Today we have a feature article on television editing, written by Sindi Myeza. Sindi works as an editor for CNBC Africa, and this is her colourful take on television editing:
I’ll be honest with you, I never liked editing. In fact I hated it. It was time-wasting and dull to me. I mean, the whole day? Sitting in this dark, soundproof room? Putting what producers, directors and cameramen have gone out and experienced? Nope, not for me. It made sense in theory but practically – a big NO!
So I would always get someone to edit my work back at the Durban University of Technology because to me, I was a director. I would pride myself in that thought. I know what I want in my mind; the editors will work their magic and voila… we’re good to go.
Fast forward…I’m out of D.U.T; I have big dreams to conquer the TV industry as a director. I will travel the world and do awesome things. Well at least that’s what I thought. To my surprise, getting into the industry is a slow and tedious process and there are many channels that you need to follow to get there. When I found myself in the big city of Johannesburg, working for a company called Summit TV at Avusa, I started off as an Assistant Studio Camera Operator. It was ok for a while and I stomached as much as I could.
I then moved to operating the sound desk. The next process would be, I either edit to eventually become a director some day or I keep doing the technical stuff forever. So I started training for editing the evening news on a basic system called Pinnacle. I knew it well because we used it at DUT. It was fun actually. I then realised, “hey, I’m actually good at this”. Putting the whole insert together was awesome. Technically it was the first time I actually did proper editing. Months later I moved to the company where I’m currently working, CNBC Africa or ABN as they call themselves these days. I was excited because it was a new company that had arrived in SA.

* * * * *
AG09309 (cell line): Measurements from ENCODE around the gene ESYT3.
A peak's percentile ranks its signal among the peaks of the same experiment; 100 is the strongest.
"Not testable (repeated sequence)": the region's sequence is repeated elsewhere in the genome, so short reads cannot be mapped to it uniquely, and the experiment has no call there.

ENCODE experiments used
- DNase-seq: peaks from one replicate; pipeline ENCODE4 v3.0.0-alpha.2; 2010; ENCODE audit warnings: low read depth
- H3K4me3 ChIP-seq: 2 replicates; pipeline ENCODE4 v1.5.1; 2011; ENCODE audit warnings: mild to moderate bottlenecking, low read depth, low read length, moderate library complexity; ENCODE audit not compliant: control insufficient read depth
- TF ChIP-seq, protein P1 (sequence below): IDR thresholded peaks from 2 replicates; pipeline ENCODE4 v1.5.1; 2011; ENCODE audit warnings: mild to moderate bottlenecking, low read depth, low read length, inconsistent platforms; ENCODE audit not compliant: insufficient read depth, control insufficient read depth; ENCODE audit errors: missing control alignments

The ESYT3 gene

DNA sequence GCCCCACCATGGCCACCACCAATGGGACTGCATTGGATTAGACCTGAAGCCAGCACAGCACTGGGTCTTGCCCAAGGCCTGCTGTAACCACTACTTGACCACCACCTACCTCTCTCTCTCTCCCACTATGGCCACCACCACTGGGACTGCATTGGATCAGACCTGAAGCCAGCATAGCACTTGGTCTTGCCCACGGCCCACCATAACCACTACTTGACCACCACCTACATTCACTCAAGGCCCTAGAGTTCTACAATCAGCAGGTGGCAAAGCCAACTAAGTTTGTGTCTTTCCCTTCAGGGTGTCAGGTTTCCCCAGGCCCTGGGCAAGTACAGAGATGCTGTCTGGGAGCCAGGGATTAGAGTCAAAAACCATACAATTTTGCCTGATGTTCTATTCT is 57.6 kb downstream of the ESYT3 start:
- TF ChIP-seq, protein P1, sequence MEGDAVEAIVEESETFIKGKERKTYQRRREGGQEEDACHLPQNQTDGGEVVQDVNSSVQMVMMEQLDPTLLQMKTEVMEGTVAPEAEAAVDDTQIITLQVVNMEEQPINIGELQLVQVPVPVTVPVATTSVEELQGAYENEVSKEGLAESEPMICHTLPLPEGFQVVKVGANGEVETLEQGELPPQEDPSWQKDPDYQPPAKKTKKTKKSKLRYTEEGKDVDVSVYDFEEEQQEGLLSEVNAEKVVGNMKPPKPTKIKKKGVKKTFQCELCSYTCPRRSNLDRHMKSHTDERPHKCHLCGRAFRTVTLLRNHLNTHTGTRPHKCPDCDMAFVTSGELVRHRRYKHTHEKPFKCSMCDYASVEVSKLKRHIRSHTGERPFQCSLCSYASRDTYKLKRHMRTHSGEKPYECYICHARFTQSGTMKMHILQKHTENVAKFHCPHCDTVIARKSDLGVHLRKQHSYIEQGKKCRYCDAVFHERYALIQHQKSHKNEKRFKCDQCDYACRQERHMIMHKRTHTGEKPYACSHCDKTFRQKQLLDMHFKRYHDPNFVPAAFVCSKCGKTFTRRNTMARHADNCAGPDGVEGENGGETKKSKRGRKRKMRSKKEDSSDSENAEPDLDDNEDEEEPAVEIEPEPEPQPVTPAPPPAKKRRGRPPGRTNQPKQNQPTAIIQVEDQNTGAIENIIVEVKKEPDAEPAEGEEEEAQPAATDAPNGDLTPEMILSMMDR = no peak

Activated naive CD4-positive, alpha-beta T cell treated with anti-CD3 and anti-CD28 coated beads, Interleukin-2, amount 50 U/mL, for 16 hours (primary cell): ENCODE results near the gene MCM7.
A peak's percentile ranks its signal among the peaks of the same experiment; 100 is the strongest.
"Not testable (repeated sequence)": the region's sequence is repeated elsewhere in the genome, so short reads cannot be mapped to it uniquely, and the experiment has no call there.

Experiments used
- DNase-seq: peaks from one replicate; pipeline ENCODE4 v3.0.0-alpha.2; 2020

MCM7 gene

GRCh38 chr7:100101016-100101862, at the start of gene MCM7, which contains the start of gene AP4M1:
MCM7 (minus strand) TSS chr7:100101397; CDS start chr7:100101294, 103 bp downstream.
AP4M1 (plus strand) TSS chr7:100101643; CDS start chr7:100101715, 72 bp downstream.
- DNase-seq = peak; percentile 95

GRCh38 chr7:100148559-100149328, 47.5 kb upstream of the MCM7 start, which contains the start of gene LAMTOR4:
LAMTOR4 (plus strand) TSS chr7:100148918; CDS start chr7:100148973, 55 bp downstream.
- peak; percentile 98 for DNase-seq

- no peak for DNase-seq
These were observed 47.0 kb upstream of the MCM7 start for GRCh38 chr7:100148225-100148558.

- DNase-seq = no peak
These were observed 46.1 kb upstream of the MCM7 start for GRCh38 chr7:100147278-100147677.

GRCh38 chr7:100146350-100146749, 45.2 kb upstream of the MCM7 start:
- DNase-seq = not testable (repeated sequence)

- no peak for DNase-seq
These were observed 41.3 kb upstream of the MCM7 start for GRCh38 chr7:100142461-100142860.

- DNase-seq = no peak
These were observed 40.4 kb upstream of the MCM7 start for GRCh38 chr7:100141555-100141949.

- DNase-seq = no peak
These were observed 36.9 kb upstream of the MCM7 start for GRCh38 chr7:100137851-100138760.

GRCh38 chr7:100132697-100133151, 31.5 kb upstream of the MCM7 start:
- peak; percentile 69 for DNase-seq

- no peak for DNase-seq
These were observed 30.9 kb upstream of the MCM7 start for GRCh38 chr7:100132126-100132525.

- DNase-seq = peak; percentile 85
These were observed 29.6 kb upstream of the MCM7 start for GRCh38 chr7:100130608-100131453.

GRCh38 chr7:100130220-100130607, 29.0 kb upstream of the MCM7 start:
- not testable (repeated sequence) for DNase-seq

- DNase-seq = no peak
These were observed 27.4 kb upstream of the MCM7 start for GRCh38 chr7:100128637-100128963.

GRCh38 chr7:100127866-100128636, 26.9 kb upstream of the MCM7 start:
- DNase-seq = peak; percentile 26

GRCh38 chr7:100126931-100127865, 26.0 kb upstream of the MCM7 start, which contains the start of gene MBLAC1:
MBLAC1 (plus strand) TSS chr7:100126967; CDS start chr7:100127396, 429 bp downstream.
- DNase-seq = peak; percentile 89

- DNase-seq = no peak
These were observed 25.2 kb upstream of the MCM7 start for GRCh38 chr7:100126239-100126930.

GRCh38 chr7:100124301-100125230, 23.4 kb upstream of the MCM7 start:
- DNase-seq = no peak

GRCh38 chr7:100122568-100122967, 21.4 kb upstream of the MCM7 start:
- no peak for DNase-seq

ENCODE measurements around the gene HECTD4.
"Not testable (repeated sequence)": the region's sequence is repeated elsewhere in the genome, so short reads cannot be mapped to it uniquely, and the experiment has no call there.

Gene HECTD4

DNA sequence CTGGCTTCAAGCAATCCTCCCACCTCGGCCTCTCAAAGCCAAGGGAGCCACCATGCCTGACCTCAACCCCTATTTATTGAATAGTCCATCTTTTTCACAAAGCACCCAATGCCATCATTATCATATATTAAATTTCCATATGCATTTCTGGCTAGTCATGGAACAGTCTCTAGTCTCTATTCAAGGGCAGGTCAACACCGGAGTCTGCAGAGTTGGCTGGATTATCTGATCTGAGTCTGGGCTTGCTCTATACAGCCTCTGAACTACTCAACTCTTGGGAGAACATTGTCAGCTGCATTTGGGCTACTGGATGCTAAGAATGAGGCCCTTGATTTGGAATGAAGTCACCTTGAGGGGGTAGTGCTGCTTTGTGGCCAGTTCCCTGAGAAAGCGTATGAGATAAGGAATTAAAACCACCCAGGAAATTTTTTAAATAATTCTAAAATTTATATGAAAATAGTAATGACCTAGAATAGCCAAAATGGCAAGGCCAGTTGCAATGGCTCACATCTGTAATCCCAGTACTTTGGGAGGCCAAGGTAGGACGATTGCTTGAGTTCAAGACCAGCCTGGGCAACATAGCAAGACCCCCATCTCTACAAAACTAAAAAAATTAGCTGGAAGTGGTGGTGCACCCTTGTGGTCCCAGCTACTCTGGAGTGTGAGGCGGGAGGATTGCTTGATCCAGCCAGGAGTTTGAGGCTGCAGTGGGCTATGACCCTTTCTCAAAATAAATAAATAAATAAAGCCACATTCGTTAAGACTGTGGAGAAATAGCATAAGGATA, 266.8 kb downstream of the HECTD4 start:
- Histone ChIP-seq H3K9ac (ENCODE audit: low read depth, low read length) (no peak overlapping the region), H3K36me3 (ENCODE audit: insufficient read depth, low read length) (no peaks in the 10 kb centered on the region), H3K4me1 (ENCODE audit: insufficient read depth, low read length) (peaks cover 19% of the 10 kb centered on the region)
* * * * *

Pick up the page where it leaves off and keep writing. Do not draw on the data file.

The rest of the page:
They had the new systems that everybody was raving about, Final Cut Pro. …Nice, this should be interesting. I loved learning the new system. Because there were other editors in the same boat, the spotlight wasn’t on me. It allowed me to experiment with editing and to develop my style. Immediately it dawned on me. I love this. I love editing. This is not hard or stressful for me at all. It’s fun. I get to tell the story the way I think is best. I get to choose the pace of the show, pick the music, set the tone and feel of the insert… well with the help of the producer of course!
Editing is about story telling. Period! You can take anyone from the street and teach them how to edit, but you can’t teach them how to tell a story. In editing there is no wrong or right. It’s always somebody’s point of view. For me it’s not cutting and pasting. It’s taking the producer, director and even cameraman’s vision and bringing it to life. All these people had an idea of how it would look in the end, but you make it possible for them. I’m a good storyteller and in order to be an amazing editor, you need to love producing and directing. Otherwise you’ll be a button pusher for the rest of your career.
A good editor is one that knows everything about the production just from looking at the footage, without a script and without a producer on their back. You must be able to be a good story teller so that you are able to set the scene, introduce your characters and build the suspense. Then at the right time, hit them with the climax and go easy with the ending, without them noticing the process. For me, editing is part and parcel of who I am. I wake up and I edit in my head…what I’m going to wear, eat or do that day, while I’m still lying in bed.
Being a TV editor means your pictures need to tell the story on it’s own before the voice over or natural sound. Viewers might have their volumes down when they’re watching TV. If they can follow the story just by looking at the pictures, they will take interest and actually pay attention. “Audience ratings.” I’ve come to realise that what makes an awesome show is that if it’s not live, it’s edited!